1. Communication

All team members need regular, structured communication with their managers. You may choose to introduce management meetings, team meetings, one-on-one meetings, toolbox talks, and daily huddles. Each meeting needs an agenda to keep it meaningful and relevant. Ensure challenges are discussed with a solutions-focus, and follow up on agreed actions.

Attracting and retaining the best employees in your business requires that you become an employer of choice that outstanding people are drawn to. This framework will set a solid foundation so your business and your team has the best chance of success.

Please note – as you raise the standards for your team, you may find that not all existing team members will rise to your expectations. That’s okay. The gap they leave provides room for new superstars who are the right fit within your dream team.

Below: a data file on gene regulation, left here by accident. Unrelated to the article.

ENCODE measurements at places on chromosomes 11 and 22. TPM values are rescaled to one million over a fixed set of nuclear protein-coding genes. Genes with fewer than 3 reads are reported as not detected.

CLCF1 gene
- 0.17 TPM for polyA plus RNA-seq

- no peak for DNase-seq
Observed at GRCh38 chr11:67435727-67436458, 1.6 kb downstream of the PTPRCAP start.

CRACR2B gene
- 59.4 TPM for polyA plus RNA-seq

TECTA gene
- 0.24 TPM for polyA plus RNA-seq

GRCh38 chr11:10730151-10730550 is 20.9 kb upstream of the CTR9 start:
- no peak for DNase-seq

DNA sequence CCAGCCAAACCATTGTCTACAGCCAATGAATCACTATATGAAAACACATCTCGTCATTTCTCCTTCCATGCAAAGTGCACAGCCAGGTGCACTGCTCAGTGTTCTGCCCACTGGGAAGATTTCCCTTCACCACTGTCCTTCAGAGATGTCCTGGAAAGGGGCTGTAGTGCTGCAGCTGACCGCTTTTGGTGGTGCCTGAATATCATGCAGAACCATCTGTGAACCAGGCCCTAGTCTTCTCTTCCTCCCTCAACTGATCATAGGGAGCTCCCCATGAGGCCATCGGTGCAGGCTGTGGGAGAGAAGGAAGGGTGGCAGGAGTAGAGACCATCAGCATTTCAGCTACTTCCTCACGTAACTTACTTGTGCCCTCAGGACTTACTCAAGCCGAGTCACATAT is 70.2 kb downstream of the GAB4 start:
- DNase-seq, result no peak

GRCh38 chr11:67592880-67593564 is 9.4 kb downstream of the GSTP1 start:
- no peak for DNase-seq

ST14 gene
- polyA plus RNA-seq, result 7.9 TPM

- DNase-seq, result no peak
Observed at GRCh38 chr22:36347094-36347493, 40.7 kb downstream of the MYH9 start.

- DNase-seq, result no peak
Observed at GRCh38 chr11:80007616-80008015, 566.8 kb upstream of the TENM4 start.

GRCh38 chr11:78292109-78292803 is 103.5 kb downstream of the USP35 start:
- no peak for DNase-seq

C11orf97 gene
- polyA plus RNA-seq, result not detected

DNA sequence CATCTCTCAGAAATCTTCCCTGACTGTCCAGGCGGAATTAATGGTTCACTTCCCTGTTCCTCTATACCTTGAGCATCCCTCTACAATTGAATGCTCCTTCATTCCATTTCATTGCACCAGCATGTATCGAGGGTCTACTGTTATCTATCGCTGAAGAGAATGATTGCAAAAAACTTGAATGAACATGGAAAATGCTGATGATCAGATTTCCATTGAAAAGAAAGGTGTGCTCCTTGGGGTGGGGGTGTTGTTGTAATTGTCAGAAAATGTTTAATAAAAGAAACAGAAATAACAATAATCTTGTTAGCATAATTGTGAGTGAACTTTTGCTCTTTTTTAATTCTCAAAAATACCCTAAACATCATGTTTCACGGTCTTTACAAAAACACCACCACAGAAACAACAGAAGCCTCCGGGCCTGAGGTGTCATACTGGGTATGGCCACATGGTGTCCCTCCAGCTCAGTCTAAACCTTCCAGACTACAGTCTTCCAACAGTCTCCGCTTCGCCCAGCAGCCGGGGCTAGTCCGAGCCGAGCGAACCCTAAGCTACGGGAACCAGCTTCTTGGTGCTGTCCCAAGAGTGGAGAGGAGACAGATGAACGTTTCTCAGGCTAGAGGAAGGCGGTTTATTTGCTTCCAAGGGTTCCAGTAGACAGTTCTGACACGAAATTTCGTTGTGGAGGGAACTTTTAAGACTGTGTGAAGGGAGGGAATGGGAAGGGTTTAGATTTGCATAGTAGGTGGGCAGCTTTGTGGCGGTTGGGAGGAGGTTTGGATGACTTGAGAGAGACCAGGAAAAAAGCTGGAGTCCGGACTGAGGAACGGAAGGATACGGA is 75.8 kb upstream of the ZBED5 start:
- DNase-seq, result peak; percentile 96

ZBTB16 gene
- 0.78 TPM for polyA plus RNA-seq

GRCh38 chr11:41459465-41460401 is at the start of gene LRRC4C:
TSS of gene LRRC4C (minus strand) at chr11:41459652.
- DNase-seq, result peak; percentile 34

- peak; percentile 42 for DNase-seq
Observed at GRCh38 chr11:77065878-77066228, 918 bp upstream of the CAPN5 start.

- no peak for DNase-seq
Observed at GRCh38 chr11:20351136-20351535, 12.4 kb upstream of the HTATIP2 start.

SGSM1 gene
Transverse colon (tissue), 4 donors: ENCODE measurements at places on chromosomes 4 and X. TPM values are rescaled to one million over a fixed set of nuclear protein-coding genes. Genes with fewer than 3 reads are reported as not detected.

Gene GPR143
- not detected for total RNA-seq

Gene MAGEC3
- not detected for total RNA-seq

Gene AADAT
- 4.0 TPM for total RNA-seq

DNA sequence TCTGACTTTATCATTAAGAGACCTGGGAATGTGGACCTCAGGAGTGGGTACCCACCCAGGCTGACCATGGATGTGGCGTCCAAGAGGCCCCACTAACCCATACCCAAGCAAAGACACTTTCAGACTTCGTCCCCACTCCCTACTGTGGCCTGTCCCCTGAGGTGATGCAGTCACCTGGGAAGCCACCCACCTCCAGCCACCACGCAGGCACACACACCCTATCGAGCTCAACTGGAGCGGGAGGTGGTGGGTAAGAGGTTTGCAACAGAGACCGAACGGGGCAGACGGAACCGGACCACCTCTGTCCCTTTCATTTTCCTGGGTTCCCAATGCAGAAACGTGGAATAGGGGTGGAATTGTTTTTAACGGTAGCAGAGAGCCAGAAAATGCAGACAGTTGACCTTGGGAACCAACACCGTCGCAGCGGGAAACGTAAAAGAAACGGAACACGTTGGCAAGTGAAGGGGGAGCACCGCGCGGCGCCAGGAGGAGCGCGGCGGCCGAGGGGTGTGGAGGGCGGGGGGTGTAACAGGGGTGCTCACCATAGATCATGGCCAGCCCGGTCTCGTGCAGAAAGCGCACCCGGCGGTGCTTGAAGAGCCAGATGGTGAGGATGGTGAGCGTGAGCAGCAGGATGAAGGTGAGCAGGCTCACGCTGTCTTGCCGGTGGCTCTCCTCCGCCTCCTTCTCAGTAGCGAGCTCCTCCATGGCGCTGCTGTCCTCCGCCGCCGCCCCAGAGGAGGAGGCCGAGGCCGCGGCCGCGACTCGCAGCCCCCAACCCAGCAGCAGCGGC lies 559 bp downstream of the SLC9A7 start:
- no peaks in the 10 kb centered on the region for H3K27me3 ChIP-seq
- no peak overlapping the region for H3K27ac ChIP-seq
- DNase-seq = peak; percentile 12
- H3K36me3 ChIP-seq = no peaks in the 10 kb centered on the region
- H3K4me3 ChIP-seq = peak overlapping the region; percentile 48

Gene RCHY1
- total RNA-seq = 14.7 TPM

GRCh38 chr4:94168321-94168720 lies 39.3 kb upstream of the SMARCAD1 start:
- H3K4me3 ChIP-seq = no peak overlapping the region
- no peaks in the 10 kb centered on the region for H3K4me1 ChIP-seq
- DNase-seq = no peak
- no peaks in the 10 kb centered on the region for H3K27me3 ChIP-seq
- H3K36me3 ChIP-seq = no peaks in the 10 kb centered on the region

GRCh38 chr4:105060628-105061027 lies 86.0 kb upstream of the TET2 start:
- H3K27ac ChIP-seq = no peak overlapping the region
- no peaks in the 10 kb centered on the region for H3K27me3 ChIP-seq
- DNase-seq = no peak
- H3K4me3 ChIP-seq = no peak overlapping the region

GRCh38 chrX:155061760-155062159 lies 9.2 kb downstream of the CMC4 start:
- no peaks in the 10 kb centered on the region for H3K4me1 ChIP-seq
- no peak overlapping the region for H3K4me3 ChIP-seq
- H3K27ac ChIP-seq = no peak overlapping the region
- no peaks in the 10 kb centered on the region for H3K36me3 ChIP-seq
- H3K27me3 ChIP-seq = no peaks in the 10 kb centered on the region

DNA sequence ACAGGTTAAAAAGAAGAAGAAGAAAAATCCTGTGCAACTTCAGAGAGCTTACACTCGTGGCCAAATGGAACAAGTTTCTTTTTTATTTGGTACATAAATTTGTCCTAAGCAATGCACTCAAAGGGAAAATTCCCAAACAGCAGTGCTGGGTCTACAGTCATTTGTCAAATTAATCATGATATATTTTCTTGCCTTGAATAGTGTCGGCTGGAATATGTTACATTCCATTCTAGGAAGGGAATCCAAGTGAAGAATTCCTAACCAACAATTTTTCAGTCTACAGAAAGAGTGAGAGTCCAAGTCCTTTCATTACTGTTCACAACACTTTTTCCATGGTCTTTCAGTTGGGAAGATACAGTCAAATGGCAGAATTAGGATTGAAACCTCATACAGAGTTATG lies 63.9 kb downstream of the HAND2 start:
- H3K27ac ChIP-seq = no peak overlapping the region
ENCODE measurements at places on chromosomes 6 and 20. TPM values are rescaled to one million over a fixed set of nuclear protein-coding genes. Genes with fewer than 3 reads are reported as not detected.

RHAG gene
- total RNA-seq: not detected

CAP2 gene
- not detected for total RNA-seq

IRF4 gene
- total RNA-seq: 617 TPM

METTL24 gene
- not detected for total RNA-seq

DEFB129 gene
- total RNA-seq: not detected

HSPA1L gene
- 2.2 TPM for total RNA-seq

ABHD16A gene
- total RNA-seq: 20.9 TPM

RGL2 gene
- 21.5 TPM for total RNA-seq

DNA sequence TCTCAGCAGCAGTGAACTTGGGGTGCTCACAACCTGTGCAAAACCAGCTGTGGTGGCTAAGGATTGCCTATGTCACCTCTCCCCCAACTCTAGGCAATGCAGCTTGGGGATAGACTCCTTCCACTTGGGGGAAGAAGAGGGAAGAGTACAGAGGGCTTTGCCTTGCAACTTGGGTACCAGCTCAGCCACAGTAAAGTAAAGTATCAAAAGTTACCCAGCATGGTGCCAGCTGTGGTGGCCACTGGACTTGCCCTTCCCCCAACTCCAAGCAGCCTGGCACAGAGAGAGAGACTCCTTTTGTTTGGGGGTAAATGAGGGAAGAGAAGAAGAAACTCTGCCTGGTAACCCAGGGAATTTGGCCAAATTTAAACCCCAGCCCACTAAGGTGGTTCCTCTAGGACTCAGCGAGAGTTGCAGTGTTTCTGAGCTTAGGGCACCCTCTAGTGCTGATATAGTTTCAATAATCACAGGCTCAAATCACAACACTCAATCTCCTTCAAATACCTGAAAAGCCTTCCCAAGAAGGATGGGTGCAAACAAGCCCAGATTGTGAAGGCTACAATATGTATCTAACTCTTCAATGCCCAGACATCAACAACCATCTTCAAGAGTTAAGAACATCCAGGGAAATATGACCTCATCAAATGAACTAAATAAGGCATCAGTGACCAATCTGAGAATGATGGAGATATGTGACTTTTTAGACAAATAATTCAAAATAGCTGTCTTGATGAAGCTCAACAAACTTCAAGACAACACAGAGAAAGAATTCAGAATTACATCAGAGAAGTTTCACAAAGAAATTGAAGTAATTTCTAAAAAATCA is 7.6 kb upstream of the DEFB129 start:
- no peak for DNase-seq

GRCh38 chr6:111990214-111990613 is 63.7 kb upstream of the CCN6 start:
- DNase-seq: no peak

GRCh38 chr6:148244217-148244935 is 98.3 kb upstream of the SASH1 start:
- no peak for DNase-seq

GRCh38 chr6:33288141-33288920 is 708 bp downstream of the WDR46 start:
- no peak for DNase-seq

Yellow Coaching works with established businesses to become employers of choice and build a dream team by recruiting, training, and managing the best employees. Find out how here…

Why Your Managers Need Management Training

When leading and managing a team, a one-size-fits-all approach doesn’t cut it. Many people rise through the ranks of an organisation because of their natural ability to achieve results, but this doesn’t mean they know how to effectively lead and manage people.

Too often we see managers treating every team member the same way – in the way the manager likes to be treated. If the manager is results-driven, they expect each team member to be the same. If they communicate in a short and sharp style, they speak to every employee in orders and bullet points, and expect each team member to communicate the same way.